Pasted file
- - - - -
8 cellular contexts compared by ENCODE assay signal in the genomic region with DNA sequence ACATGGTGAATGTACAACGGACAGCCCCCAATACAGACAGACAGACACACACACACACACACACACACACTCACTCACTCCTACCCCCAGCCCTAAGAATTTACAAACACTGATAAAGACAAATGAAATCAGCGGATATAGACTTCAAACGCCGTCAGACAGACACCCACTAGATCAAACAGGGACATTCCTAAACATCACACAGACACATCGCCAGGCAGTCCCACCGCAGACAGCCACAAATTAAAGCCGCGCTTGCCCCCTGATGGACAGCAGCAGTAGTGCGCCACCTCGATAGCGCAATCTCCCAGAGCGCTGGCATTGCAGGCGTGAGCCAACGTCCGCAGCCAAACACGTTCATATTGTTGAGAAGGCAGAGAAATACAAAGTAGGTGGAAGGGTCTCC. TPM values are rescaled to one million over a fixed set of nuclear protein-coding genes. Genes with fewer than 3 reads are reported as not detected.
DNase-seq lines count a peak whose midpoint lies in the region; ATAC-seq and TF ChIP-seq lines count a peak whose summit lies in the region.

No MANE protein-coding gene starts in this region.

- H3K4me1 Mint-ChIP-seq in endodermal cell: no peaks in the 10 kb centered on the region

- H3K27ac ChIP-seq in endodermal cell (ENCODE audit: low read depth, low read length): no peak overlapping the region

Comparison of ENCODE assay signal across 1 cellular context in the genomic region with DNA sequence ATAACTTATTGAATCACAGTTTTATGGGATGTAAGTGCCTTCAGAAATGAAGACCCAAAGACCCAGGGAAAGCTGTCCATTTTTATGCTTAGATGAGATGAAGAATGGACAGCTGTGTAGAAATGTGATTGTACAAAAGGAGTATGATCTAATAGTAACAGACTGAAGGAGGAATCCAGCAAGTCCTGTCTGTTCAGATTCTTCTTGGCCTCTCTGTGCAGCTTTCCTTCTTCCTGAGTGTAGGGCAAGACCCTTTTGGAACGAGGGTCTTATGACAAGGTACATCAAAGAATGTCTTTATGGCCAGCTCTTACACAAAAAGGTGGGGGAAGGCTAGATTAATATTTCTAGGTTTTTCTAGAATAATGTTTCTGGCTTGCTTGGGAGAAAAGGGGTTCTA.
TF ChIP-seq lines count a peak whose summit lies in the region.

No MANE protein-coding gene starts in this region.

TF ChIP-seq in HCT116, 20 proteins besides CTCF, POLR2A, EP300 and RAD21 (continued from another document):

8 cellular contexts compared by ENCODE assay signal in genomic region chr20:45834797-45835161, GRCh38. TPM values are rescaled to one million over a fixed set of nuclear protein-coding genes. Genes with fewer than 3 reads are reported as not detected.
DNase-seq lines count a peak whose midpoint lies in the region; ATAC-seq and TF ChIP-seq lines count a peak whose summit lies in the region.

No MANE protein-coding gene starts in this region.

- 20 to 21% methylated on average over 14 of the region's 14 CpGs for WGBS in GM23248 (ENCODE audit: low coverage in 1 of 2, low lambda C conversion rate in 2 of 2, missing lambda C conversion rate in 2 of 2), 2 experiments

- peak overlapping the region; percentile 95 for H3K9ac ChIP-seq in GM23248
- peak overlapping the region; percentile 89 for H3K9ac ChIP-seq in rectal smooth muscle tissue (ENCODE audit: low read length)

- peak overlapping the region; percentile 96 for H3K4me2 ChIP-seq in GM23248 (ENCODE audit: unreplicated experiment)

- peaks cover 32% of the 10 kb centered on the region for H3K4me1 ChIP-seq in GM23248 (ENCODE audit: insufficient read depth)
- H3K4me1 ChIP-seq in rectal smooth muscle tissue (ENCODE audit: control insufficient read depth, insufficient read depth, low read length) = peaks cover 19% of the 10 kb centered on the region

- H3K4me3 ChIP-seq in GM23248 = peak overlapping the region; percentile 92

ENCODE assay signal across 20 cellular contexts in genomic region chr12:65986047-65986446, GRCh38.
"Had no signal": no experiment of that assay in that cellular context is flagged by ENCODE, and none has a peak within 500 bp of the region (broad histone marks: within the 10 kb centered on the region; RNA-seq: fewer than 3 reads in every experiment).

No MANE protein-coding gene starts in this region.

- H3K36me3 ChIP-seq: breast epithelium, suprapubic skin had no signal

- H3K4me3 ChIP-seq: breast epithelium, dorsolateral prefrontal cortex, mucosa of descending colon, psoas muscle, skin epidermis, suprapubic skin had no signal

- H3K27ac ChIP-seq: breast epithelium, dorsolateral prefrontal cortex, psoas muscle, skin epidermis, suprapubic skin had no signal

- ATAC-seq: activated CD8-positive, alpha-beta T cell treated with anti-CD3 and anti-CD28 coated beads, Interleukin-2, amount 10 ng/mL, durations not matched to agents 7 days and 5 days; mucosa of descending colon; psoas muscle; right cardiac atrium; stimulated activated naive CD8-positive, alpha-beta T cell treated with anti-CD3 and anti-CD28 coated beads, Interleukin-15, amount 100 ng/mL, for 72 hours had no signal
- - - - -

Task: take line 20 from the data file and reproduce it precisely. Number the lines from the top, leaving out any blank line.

ENCODE assay signal across 20 cellular contexts in genomic region chr12:65986047-65986446, GRCh38.